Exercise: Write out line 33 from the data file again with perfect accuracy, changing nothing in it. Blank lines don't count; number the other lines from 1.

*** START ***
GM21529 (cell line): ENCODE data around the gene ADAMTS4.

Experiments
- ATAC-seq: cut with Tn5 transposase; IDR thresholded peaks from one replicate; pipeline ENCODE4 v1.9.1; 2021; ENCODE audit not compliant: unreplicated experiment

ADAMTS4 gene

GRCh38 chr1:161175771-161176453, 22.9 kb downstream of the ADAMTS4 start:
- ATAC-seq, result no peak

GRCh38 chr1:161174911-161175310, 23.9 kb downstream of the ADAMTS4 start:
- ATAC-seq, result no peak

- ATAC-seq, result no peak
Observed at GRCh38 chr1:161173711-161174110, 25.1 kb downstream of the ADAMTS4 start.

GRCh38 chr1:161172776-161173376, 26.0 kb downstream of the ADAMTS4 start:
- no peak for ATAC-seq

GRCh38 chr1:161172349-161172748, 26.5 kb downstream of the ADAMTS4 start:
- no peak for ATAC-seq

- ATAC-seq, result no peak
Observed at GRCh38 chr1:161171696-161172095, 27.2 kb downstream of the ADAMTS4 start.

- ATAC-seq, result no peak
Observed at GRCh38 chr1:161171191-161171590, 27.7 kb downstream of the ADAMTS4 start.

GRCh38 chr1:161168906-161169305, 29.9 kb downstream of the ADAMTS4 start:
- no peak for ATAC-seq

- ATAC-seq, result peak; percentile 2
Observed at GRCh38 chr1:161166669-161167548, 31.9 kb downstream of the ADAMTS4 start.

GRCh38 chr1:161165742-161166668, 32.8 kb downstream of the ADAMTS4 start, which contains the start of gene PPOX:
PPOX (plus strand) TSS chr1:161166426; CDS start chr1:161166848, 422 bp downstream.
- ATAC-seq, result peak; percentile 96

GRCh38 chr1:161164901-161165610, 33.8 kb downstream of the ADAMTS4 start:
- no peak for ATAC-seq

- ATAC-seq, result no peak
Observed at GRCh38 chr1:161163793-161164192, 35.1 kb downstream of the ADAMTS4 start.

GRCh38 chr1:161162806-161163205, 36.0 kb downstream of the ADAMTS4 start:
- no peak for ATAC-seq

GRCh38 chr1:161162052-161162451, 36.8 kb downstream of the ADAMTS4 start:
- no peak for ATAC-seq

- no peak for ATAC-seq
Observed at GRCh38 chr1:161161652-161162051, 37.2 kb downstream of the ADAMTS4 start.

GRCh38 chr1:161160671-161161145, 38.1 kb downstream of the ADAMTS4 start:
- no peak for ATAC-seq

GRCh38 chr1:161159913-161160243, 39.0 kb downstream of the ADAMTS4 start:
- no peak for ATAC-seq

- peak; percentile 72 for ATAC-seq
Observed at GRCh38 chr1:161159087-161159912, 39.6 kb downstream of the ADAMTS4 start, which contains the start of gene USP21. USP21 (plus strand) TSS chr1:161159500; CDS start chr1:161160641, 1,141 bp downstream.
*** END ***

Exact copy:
- no peak for ATAC-seq